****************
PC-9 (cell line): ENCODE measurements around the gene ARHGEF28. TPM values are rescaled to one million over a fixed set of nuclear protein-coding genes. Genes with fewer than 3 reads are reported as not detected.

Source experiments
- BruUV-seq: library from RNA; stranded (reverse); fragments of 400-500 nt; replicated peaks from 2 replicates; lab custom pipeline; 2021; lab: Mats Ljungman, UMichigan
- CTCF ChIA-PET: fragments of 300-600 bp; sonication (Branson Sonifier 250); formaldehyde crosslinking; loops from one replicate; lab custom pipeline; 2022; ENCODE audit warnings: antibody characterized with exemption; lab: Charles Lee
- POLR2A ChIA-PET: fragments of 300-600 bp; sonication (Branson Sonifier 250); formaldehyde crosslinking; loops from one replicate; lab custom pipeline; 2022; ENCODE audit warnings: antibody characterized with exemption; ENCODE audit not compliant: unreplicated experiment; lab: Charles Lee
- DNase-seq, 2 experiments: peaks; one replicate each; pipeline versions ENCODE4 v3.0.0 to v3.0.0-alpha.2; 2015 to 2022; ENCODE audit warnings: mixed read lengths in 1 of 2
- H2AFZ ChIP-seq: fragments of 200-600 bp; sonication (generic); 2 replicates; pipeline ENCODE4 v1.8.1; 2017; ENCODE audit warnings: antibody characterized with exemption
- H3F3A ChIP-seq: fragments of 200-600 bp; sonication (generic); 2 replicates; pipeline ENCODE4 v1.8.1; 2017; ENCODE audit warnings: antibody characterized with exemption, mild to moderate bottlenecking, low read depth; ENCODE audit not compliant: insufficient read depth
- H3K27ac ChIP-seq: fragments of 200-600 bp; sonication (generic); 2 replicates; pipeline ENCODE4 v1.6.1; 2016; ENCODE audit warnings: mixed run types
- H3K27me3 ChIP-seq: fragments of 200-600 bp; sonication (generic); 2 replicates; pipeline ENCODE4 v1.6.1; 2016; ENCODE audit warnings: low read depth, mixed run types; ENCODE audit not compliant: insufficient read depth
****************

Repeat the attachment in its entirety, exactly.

PC-9 (cell line): ENCODE measurements around the gene ARHGEF28. TPM values are rescaled to one million over a fixed set of nuclear protein-coding genes. Genes with fewer than 3 reads are reported as not detected.

Source experiments
- BruUV-seq: library from RNA; stranded (reverse); fragments of 400-500 nt; replicated peaks from 2 replicates; lab custom pipeline; 2021; lab: Mats Ljungman, UMichigan
- CTCF ChIA-PET: fragments of 300-600 bp; sonication (Branson Sonifier 250); formaldehyde crosslinking; loops from one replicate; lab custom pipeline; 2022; ENCODE audit warnings: antibody characterized with exemption; lab: Charles Lee
- POLR2A ChIA-PET: fragments of 300-600 bp; sonication (Branson Sonifier 250); formaldehyde crosslinking; loops from one replicate; lab custom pipeline; 2022; ENCODE audit warnings: antibody characterized with exemption; ENCODE audit not compliant: unreplicated experiment; lab: Charles Lee
- DNase-seq, 2 experiments: peaks; one replicate each; pipeline versions ENCODE4 v3.0.0 to v3.0.0-alpha.2; 2015 to 2022; ENCODE audit warnings: mixed read lengths in 1 of 2
- H2AFZ ChIP-seq: fragments of 200-600 bp; sonication (generic); 2 replicates; pipeline ENCODE4 v1.8.1; 2017; ENCODE audit warnings: antibody characterized with exemption
- H3F3A ChIP-seq: fragments of 200-600 bp; sonication (generic); 2 replicates; pipeline ENCODE4 v1.8.1; 2017; ENCODE audit warnings: antibody characterized with exemption, mild to moderate bottlenecking, low read depth; ENCODE audit not compliant: insufficient read depth
- H3K27ac ChIP-seq: fragments of 200-600 bp; sonication (generic); 2 replicates; pipeline ENCODE4 v1.6.1; 2016; ENCODE audit warnings: mixed run types
- H3K27me3 ChIP-seq: fragments of 200-600 bp; sonication (generic); 2 replicates; pipeline ENCODE4 v1.6.1; 2016; ENCODE audit warnings: low read depth, mixed run types; ENCODE audit not compliant: insufficient read depth